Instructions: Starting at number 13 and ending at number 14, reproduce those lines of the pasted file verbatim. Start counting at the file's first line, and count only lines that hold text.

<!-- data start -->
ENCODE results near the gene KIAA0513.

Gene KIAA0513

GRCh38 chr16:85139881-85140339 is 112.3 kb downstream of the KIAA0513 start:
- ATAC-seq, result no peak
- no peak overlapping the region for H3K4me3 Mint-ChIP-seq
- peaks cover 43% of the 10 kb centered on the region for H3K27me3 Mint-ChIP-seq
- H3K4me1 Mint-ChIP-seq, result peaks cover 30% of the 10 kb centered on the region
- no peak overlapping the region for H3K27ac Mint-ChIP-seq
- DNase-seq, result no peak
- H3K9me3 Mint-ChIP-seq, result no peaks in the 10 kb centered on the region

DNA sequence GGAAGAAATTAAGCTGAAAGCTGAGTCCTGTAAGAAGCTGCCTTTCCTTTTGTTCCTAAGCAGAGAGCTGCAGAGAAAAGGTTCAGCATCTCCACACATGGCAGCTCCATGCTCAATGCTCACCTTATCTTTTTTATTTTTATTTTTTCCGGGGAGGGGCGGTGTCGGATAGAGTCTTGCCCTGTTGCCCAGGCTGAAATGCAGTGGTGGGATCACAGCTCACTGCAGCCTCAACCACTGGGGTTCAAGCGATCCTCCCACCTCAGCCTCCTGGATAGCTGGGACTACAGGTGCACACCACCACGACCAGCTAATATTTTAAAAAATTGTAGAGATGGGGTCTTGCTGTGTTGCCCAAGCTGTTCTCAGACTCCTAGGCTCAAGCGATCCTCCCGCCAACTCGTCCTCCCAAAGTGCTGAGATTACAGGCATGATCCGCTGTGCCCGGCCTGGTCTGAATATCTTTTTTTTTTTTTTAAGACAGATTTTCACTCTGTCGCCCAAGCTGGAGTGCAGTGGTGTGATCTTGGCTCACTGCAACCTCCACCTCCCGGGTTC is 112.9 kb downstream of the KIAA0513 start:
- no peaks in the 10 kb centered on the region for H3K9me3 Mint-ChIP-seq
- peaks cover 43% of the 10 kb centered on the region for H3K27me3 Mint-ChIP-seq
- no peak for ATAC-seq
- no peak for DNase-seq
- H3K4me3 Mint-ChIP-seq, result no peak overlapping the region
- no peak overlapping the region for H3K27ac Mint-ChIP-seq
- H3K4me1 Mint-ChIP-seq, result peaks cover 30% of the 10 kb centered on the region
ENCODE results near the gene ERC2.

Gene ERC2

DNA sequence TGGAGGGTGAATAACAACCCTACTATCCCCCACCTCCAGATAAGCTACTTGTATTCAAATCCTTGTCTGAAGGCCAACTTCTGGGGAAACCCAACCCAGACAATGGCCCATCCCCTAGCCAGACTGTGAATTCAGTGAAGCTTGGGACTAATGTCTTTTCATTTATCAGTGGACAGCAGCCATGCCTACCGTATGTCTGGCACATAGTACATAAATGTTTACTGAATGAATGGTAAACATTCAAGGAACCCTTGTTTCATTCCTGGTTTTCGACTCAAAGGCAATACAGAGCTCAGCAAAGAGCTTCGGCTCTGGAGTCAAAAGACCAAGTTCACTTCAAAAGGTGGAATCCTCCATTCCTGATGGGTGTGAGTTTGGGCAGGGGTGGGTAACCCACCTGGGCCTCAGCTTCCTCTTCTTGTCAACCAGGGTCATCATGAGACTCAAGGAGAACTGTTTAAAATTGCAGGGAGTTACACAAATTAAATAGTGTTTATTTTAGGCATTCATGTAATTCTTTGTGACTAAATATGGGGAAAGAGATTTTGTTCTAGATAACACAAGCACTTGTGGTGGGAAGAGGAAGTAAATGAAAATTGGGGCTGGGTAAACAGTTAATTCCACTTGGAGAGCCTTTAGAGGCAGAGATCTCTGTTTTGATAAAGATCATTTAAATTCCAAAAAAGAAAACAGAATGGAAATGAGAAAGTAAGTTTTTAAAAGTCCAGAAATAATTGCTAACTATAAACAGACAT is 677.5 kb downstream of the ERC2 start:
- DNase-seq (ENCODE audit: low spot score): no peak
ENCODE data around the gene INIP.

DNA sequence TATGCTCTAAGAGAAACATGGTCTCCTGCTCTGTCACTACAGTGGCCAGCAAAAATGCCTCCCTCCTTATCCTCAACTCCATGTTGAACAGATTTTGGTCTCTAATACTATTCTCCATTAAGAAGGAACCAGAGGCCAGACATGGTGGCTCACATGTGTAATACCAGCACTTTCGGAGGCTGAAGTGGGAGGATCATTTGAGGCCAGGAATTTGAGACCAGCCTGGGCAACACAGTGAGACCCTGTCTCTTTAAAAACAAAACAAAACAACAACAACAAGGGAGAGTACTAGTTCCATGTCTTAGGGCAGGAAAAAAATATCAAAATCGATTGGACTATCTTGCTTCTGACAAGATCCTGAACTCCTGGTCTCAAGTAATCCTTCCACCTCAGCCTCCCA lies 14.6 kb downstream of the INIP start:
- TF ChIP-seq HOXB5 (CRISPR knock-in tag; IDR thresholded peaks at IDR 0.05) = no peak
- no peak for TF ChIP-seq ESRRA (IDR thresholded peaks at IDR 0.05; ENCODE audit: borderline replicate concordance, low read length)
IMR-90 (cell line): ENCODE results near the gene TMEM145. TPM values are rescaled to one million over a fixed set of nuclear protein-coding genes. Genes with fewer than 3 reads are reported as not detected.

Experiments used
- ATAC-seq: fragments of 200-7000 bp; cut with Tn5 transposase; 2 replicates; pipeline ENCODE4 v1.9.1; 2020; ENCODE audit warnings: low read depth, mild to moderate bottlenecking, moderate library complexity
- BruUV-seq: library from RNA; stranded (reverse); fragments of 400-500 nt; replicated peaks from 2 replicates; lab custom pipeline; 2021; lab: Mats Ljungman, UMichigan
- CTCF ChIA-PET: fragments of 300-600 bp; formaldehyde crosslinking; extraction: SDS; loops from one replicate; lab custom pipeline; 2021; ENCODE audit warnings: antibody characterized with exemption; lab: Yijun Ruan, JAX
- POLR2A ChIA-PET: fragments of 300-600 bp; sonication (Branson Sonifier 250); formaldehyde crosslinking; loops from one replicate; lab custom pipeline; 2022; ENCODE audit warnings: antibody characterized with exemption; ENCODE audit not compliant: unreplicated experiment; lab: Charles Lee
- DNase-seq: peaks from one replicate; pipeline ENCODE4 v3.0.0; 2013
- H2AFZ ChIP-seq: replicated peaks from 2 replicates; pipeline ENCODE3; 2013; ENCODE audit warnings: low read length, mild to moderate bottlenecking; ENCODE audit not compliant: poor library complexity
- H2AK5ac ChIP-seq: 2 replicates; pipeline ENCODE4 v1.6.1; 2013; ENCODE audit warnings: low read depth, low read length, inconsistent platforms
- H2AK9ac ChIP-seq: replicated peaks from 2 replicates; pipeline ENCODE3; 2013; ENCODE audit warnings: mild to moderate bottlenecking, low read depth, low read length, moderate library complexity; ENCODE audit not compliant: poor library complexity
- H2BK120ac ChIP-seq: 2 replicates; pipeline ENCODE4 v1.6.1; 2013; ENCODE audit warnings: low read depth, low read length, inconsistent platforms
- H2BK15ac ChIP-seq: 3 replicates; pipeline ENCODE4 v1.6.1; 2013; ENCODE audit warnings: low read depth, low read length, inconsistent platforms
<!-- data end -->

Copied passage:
- peaks cover 43% of the 10 kb centered on the region for H3K27me3 Mint-ChIP-seq
- no peak for ATAC-seq